Mine is just dying down now and when it did that before I no doubt thought 
it had died or was a summer grower. Now I let it get rained on in winter 
and keep watering it in summer.

There are some attractive Scillas from the Eastern Cape, at least they look 
attractive. Do you grow them Dave Fenwick? The books show them as shorter 
than Scilla natalensis. John Ingram shared some extra Scilla natalensis 
with me so I could try some in the ground to test how they coped with wet 
winters like mine. December has started out very wet so the test has begun. 
I saw one (I think) in a greenhouse in the Eastern Cape the first time I 
visited South Africa when Rhoda McMaster took us along to a Clivia meeting 
that I absolutely loved. I should dig out my slides to see if I have a name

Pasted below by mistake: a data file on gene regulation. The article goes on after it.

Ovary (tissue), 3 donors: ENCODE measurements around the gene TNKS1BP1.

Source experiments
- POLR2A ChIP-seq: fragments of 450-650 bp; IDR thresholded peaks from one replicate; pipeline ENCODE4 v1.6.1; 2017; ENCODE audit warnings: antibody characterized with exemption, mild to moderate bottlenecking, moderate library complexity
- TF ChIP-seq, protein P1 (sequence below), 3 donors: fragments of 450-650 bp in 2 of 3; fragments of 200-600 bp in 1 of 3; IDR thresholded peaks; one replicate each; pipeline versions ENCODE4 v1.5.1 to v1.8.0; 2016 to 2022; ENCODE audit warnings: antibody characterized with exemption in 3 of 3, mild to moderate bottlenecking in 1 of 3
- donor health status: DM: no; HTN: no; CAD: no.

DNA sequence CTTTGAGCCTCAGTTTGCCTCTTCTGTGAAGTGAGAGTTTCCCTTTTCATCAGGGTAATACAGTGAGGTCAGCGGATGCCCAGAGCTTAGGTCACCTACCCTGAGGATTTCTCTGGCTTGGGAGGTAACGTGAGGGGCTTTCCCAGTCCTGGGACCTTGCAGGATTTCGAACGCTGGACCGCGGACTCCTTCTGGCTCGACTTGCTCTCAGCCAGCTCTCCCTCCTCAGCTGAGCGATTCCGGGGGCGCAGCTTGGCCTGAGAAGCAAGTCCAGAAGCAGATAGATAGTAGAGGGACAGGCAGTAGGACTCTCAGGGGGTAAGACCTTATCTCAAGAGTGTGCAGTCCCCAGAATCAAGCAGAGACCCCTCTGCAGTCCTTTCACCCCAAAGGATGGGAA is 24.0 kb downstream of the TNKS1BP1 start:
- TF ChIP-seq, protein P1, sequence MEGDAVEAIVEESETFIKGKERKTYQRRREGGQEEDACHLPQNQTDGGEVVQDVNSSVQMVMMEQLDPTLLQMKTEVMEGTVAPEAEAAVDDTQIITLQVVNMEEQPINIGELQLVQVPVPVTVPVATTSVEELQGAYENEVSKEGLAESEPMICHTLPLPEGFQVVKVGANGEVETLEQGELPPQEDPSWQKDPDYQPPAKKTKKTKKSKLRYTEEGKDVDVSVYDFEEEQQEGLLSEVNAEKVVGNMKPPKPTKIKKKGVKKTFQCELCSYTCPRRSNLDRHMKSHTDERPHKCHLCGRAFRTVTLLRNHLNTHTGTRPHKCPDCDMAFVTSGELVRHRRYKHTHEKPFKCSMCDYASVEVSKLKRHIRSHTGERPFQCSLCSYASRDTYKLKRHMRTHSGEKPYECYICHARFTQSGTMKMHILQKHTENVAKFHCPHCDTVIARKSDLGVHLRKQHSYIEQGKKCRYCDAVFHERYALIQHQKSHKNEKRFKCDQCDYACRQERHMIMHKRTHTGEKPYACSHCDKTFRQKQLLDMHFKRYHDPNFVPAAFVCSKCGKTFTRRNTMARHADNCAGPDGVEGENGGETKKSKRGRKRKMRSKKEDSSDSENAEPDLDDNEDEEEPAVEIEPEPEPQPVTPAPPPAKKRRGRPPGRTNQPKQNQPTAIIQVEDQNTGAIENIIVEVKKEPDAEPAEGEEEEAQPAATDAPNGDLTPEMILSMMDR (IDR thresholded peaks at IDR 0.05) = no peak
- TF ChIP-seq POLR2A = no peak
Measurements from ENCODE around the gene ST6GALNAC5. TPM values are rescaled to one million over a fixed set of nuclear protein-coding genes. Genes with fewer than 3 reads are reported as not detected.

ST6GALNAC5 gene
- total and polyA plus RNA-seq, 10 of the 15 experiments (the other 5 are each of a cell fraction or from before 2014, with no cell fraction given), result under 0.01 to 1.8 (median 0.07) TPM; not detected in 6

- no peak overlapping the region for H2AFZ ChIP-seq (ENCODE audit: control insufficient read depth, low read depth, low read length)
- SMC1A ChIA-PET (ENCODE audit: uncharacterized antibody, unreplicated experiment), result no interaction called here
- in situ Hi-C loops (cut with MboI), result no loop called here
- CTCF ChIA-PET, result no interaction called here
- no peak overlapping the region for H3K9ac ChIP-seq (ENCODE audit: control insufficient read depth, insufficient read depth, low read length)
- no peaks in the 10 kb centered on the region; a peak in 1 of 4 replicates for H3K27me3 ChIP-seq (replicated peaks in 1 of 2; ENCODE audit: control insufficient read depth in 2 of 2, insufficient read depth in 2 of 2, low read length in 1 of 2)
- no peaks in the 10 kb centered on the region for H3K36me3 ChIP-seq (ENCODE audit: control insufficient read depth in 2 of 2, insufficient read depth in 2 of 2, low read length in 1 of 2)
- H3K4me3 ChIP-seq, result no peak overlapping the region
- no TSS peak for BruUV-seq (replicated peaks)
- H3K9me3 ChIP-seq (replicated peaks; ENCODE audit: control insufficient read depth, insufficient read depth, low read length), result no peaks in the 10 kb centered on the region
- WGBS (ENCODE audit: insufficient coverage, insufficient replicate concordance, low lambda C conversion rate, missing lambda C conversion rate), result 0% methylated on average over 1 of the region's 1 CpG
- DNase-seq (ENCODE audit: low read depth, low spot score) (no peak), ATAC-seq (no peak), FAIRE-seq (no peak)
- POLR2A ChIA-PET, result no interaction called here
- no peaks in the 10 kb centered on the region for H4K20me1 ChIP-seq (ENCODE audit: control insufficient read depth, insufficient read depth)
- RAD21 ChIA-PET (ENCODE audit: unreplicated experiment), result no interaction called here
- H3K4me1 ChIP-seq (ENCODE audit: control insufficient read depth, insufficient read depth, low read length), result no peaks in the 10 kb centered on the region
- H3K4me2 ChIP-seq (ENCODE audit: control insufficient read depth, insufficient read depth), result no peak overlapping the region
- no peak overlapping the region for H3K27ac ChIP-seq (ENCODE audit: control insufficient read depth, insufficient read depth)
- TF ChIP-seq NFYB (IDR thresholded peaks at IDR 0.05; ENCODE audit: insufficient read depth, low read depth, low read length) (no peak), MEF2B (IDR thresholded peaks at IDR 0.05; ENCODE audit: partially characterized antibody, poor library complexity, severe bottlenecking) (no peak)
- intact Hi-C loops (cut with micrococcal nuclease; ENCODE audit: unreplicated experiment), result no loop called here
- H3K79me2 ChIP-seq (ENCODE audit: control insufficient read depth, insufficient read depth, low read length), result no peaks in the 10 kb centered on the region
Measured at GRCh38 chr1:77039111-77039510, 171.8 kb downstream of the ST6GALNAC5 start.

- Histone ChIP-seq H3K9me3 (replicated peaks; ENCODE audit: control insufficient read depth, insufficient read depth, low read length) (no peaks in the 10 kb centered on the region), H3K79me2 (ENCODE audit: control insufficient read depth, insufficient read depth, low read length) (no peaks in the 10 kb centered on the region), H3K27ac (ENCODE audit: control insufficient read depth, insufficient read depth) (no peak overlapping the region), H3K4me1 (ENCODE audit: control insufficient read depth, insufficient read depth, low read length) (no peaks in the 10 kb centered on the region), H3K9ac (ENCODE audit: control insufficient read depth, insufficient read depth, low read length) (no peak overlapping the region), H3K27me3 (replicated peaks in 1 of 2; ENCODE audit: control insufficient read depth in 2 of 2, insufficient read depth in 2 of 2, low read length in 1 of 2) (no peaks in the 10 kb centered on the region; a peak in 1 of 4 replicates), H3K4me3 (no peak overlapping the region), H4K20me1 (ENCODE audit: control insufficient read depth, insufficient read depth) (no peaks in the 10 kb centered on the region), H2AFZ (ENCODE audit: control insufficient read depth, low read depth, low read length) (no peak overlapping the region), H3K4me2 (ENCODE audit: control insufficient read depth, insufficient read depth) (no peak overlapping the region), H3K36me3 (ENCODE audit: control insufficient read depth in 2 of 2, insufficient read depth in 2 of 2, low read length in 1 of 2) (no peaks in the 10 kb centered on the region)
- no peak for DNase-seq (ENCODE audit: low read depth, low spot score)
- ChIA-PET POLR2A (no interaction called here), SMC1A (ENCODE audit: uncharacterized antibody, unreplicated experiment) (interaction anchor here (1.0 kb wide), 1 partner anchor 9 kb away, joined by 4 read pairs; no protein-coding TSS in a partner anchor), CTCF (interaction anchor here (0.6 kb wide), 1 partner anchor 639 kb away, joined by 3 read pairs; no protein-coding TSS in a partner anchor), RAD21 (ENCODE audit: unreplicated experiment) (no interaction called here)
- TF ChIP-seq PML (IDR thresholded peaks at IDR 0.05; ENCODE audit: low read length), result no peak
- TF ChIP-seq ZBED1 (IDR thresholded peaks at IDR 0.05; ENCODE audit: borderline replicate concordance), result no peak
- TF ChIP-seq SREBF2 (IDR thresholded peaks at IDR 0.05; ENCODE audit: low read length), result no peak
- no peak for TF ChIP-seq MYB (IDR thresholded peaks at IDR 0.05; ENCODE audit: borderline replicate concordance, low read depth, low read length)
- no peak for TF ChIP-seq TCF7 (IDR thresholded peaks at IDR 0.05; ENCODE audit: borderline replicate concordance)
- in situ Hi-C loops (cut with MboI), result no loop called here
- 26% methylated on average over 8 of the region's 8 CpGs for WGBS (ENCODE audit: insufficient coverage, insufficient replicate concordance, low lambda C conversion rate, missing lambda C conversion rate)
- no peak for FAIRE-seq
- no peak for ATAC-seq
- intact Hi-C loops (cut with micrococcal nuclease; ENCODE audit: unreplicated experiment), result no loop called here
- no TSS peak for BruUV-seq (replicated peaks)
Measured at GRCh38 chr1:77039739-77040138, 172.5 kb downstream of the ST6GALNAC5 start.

to ask if anyone is growing it.

Jim Waddick Jane reports is growing some so these must tolerate cold. Jim 
are you going to tell the rest of us about your experiences?

I think there are only a few species illustrated on the wiki (Scilla 
natalensis and Scilla peruviana are well illustrated and Jane has added a 
couple of pictures of the ones she has grown.) Hopefully Jane and other 
will more as they have them.

Mary Sue

At 11:23 AM 12/8/03 -0500, you wrote:
>                           Topic of the Week:  Scilla ( and Hyacinthoides  )
>      A genus with about 90 species, native of Europe across to the Far East
>and with a number of African species. My experience in zone 8.
>      Probably best known and one of the hardiest of the short stemmed
>inflorence with nodding flowers, the brilliant blue S. sibirica will grow 
>in about
>any position baring waterlogged or deep shady positions.  The form 'Spring
>Beauty' doesn't seem much different from the usual commercial form ( or 
>they are
>mostly SB in the trade ? ). A commercial white form has rather imperfectly
>formed florets but is nice from a distance.  The pale blue plant